This is my little contribution to the Hitchcock Blog-a-Thon in an effort to raise money for the National Film Preservation Foundation’s efforts to score and stream The White Shadow. Please click the button to donate a few dollars towards a worthy cause. And of course, please browse the many other entries in this blog-a-thon. The quality of the contributions is staggering and the real fine minds of film should be appreciated by all. You can find the other entries here, here, and here.
September 23, 2011
Caution: Spoilers Abound
Reading snippets of interviews and press releases for Drive, I found a number of references by star Ryan Gosling and director Nicolas Winding Refn to John Hughes, specifically Pretty in Pink and Sixteen Candles. These were perplexing remarks knowing what little I did about the film, but as I watched the film, I slowly found them quite instructive. Perhaps not for the reasons they intended, I’ll admit, but instructive all the same. Trying to analyze the similarities in a straightforward way, I couldn’t find any connection beyond a simple love story and romantic synth-pop heavy soundtrack, but even those elements weren’t terribly Hughes-like in any specific way. It dawned on me, however, during certain sequences between Ryan Gosling’s Driver (as is so often with characters of this type, he’s never given a name) and Carey Mulligan’s Irene, the next-door neighbour with whom he makes a connection. It was the feeling of these scenes that reminded me of Hughes. Not in a direct way, mind, but in the way that I watched Hughes’ movies as an adolescent, all filled with a simplistic, romantic notion that came about through a combination of my total lack of understanding of how real relationships might function and beautiful, heart-on-its-sleeve emotional synthpop. Therein lays, I think, the key to coming to understanding not only the Driver, but also the larger perspective of the film as a whole.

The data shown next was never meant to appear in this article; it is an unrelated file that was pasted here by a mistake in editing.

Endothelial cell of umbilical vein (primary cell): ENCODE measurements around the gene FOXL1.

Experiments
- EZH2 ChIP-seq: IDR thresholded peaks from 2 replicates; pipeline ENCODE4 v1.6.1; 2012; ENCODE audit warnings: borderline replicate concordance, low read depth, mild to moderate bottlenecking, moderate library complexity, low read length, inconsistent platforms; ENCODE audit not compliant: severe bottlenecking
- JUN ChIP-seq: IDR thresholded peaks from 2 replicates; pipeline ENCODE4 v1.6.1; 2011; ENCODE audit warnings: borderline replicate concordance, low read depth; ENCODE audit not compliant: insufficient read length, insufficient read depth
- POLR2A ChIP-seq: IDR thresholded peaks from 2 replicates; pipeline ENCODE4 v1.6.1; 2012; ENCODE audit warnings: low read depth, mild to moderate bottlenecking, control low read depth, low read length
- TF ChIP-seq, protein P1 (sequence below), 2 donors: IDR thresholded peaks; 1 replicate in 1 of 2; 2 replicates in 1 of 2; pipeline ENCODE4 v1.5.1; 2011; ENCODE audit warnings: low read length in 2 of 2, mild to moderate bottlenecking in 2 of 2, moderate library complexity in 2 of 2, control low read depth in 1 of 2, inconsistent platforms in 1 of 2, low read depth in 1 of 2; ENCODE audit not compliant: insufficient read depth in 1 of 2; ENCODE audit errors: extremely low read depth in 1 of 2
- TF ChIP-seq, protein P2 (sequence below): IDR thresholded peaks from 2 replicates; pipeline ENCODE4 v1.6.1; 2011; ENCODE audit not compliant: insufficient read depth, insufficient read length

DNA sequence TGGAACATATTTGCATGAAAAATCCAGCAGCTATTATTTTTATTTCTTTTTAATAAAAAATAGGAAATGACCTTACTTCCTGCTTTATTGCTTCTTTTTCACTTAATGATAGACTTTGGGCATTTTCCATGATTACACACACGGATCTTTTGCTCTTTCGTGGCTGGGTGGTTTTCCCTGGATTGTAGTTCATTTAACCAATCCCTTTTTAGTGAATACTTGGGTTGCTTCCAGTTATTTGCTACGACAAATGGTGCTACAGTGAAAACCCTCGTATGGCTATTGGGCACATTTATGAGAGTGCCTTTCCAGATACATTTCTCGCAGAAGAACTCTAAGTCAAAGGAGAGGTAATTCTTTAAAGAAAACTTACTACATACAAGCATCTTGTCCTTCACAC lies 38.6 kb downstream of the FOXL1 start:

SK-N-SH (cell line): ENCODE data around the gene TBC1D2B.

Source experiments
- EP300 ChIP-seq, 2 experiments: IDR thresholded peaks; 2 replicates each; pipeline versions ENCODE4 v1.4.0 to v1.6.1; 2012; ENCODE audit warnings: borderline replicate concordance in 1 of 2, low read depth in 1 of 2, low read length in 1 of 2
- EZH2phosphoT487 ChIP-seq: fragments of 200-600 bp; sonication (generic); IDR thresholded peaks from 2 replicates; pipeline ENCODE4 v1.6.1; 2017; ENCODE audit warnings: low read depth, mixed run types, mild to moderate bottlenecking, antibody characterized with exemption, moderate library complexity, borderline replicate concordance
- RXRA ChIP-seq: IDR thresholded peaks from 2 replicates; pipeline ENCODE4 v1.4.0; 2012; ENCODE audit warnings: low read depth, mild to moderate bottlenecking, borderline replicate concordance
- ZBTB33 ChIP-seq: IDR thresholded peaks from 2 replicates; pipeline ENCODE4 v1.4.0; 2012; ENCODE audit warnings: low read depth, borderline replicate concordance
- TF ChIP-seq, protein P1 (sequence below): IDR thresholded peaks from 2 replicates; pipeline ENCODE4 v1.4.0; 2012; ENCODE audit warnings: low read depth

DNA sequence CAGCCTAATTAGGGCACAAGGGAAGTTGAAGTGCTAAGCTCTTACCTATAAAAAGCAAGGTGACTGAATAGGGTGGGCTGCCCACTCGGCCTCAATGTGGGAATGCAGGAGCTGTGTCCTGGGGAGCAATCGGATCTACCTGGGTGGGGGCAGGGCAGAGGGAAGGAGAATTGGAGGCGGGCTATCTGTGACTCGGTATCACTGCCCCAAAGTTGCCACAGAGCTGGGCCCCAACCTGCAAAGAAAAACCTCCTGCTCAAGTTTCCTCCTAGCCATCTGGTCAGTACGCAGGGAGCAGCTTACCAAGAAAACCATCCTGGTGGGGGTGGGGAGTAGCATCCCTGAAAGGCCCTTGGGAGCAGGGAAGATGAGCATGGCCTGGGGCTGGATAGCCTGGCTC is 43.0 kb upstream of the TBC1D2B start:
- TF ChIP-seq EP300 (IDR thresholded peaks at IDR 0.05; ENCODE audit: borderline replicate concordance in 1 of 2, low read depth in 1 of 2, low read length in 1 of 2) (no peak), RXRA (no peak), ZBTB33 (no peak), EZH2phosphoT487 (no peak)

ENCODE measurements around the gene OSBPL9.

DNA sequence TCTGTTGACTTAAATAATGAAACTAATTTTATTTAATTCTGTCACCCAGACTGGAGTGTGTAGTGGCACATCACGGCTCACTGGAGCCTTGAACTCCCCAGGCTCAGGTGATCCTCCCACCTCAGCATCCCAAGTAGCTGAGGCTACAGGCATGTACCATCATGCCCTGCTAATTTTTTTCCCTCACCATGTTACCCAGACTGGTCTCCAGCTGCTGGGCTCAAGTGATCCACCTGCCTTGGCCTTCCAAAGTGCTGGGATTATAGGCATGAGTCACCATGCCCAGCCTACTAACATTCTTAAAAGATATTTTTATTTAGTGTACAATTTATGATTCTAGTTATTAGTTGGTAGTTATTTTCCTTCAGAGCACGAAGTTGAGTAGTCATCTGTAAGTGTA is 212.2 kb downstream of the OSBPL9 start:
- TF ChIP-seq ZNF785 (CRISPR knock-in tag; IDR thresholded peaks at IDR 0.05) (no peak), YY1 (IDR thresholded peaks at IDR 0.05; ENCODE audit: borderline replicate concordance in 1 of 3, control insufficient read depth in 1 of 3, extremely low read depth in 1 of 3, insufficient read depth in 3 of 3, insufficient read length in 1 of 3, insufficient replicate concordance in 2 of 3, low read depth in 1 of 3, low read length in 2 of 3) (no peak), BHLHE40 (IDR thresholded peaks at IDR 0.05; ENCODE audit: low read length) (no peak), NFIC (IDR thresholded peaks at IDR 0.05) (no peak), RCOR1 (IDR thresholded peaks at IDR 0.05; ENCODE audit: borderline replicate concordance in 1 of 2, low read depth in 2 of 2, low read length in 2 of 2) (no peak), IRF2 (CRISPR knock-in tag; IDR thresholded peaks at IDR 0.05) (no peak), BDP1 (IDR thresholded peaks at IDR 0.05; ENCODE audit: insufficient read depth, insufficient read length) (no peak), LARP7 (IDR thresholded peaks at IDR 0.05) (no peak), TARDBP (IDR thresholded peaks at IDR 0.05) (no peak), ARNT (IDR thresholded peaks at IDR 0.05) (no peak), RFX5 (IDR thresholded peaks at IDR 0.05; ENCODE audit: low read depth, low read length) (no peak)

March 18, 2009
Seven weeks into its US run, Taken is still holding strong in the box office top five. It has seen less than a 10% drop from week to week for most of that time, which you’ll know is very unusual if you keep up with box office trends (as I’m sure you all do). At close to $127 million in domestic grosses, it is the second-highest grossing film of the year so far (and it’s outpacing the highest grossing, Paul Blart: Mall Cop). Now it most definitely won’t stay that way, and it’s true that this time of year is generally thin on big releases, but it still says something about the cultural draw of the film. Made for around $40 million, this is a huge coup for a moderately budgeted film starring an unlikely action hero. I really shouldn’t play the armchair culture pundit, asking the questions about why this film seems to resonate so well in America and what that says about the country as a whole, but I can’t help myself. I’m probably over-thinking a mindless movie, but after watching it, questions were raised.